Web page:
LABOUR OF LOVE: Tiger Woods waves after making a birdie on the 16th hole during the final round of his World Challenge tournament in Thousand Oaks, California, on Sunday. Picture: REUTERS
LABOUR OF LOVE: Tiger Woods waves after making a birdie on the 16th hole during the final round of his World Challenge tournament in Thousand Oaks, California, on Sunday. Picture: REUTERS

THOUSAND OAKS — Tiger Woods started his World Challenge in 1999: it was a chance to bring together top players from around the world for a tournament that amounted to a holiday exhibition to raise money for his foundation.

It offered big money, even for the guy who finished last. And although it now awards world ranking points, it does not count as an official win on any tour.

But it’s serious business for Woods. When the tournament lost its title sponsor last year, and a deal with a major company unexpectedly fell through at the last minute in early September, Woods spent what is believed to be about $4m of his own money to join sponsor Northwestern Mutual in covering the operating costs. "We’re going to be doing everything we can to keep the tournament going and keep all our programmes going," Woods said. He described the World Challenge as his "showcase event", which he created with his late father, Earl Woods.

One of the more compelling moments of the tournament occurred before it even started.

Standing on a podium on Wednesday night at a private pro-am dinner was Edgar Perez, a senior at Savanna High School, which is located in the same impoverished Orange County neighbourhood where Woods built his first Tiger Woods Learning Centre.

Wearing a black suit and a red tie, standing tall before an audience of VIPs, Perez told of his family’s business going bankrupt during the economic downturn when he was in grade 7. He described himself then as "frail, socially awkward and apathetic". After hearing a presentation from a learning centre alumna, the boy turned in his application and became a regular there.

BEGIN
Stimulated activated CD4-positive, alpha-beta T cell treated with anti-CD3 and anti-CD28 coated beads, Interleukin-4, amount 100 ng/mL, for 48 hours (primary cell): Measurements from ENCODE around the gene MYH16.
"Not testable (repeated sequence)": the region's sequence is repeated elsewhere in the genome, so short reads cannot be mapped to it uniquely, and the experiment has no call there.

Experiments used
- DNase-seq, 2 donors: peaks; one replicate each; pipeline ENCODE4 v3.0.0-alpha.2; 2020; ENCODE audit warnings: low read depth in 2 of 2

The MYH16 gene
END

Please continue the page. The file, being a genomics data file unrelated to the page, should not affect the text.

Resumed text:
As a senior, he is the student body president and the school’s highest achiever, and is likely to become an Earl Woods Scholar to pay for his education.

He would be the first person in his family to go to college, which is not unusual for the previous 77 students who participated in the programme.

Only at the end of his speech did his voice crack, when he introduced Woods, who embraced him and said: "Wow. This is why we are here, people like Edgar."

However, the message gets lost in yet another tournament where the rich get richer. The 18-man field combined for about $65m in PGA Tour earnings alone this year, and even last place pays $120,000.

Woods is not naturally gifted as a public speaker, and it’s easy to tune him out when he talks about the foundation or the learning centres. The foundation said 100,000 children have attended learning centre programmes, and that 73% of the students have a higher grade point average than their school district’s average.

Steve Stricker was at the pro-am dinner and said he "got teary-eyed" when Perez spoke, which is not alarming.

Stricker once donated $100,000 of his earnings at the World Challenge to the foundation, though he was not aware how much Woods paid this year for operating costs. Nor was he surprised. "It shows what this event means to him," Stricker said.

The World Challenge has raised $25m for the foundation since it began, including prize money from Woods. He has won five times, which helps. Only last year was it revealed that Woods also donates his prize money from every tournament that benefits the foundation.

It is uncertain how much longer the World Challenge will continue. Tiger Woods Foundation president Greg McLaughlin said it had a reserve fund that supported its operations and programmes. But he did not say whether the World Challenge could go another year without a title sponsor. The tournament has been given a date for next year — moved back one week to December 5-8 — but that does not mean it will be played.